Another big change for the children is that they’ve learned to speak Indonesian—the official trade language of the country. They’re even helping their parents understand Indonesian.

Yume, who also teaches 1st grade, hopes the children will continue to be enthusiastic about learning in school, and always humble. “Because I really believe they will become leaders of Papua in the future. That they’ll be people who fear the Lord, respect the Lord, honor the Lord.”

SLH teachers (left to right): Melani, Inai, Frida, Yume. Photo by Mark Hewes.

Filled with Joy

Nineteen years after they arrived to live with the Moi, things have changed for the Crocketts as well. With the clinic there and the people being healthier in general, those nighttime visits are rare now.

But more importantly, the Moi are absorbing God’s Word and growing in their faith. And that’s evident by the conversations the Crocketts have with them.

Stephen and a Moi man enjoy coffee and conversation. Photo by Mark Hewes.

“There’s just a joy that permeates the whole community,” said Stephen. “Anytime we want, we can walk out to our yard, talk to anybody passing through and they’ll just stop and talk about God,” said Stephen.

“The women, especially, often come by the house and share with me what they were reading last night, throughout the night,” said Carolyn. “One of the most important things for them to own is a flashlight. They use the time in their huts at night to be able to read God’s word.”

Carolyn visits with the Moi women. Photo by Mark Hewes.

“It’s been really thrilling for us to see how God’s word has gone forth,” added Carolyn. “And I love that verse that says, people and their beauty will fade away, but God’s word lasts forever. And we’ve really seen that to be true here where it’s really moving people’s lives and changing lives.”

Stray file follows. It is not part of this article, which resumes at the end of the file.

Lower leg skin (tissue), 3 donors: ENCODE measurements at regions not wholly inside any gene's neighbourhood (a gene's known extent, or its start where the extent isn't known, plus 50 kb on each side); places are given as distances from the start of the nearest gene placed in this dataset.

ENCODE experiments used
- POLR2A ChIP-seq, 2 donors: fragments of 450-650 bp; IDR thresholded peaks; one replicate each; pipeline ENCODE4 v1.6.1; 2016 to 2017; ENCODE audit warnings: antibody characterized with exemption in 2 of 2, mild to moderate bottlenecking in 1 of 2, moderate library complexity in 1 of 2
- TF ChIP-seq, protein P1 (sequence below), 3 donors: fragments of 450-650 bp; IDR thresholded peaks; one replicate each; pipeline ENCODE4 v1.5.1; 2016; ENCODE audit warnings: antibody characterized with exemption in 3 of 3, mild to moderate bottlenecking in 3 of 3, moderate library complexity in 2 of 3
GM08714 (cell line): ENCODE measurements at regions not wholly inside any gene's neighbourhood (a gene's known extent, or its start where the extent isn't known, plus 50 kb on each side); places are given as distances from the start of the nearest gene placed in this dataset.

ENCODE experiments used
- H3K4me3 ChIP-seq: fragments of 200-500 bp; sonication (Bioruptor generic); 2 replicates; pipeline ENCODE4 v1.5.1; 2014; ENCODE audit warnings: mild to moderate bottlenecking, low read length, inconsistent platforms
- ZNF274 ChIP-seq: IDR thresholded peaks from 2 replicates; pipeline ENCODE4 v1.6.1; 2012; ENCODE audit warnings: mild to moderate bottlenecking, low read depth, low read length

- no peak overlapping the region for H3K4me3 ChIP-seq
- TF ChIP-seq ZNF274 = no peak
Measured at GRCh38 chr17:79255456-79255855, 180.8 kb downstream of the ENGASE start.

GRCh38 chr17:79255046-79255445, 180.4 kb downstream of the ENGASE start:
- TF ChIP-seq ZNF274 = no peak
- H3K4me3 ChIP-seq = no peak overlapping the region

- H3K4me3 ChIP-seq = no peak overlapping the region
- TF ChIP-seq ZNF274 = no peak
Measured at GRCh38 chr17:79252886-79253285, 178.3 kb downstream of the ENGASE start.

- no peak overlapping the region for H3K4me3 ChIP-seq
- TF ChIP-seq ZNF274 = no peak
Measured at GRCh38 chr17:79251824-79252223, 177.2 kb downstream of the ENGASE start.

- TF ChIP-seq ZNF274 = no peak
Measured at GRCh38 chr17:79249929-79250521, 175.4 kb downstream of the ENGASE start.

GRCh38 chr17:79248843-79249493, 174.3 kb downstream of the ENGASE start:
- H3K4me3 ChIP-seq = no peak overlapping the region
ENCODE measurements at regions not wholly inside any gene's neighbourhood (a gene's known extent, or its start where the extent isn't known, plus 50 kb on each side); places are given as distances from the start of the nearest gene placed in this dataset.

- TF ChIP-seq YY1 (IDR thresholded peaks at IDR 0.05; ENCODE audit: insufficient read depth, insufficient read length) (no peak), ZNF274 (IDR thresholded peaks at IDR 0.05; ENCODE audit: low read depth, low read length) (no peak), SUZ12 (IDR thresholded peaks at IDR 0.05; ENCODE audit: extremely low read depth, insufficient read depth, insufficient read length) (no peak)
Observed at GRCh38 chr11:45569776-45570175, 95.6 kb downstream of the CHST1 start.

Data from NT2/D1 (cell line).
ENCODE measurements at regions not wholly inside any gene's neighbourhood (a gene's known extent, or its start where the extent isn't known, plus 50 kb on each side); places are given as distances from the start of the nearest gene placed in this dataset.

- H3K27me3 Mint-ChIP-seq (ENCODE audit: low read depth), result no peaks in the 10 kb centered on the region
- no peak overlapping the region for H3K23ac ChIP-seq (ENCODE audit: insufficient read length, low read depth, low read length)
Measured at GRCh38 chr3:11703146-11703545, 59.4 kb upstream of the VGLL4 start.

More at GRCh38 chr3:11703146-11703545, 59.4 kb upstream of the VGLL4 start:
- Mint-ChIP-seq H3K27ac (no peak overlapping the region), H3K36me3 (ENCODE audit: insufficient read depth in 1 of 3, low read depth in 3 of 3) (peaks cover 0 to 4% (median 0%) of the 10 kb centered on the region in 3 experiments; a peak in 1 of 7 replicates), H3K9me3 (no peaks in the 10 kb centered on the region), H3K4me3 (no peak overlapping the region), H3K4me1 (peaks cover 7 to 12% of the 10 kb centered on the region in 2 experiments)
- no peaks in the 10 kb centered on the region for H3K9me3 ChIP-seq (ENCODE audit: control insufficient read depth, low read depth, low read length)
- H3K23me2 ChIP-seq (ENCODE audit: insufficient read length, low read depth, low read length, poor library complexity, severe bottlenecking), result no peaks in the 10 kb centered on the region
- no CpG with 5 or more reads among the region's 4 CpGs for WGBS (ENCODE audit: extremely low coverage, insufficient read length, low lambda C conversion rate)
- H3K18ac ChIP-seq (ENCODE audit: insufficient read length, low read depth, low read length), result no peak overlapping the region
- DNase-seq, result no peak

* While this story is focused on the Crocketts, there were other co-workers who served with them at various times, including the Browns, the Panambunans and the Whatleys.

 

Here are some more photos of the lovely Moi people:

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2 Comments

  • Avatar Norman “Woody” Woodward says:

    Having had the privilege and opportunity to work in a Negrito Pygmy village in the Phillipines while I was in the Air Force back in the ‘50’s, I couldn’t help but see the genuine joy in the faces of these Moi people, young and old alike!!

    This is only one example as to why I love to provide my monthly offering to MAF, knowing it is helping this work to continue “into the uttermost parts of the earth.”

  • Avatar samantha Butler says:

    MAF always has such amazing, wonderful, heart wrenching, heartwarming, encouraging, marvelous testimonies to share.
    Such absolute proof that this ministry is wonderfully and gloriously Blessed by our Heavenly Father. I have supported maf for many years and have never doubted for a moment the absolutely unblemished character of this ministry. It is clear that all the wonderful people who serve with MAF are completely dedicated to their calling from God I am so very thankful that in some small way by monthly donation , and praying that I can be part of this ministry.
    Thankyou all for all that you do , Phil; 1 1-6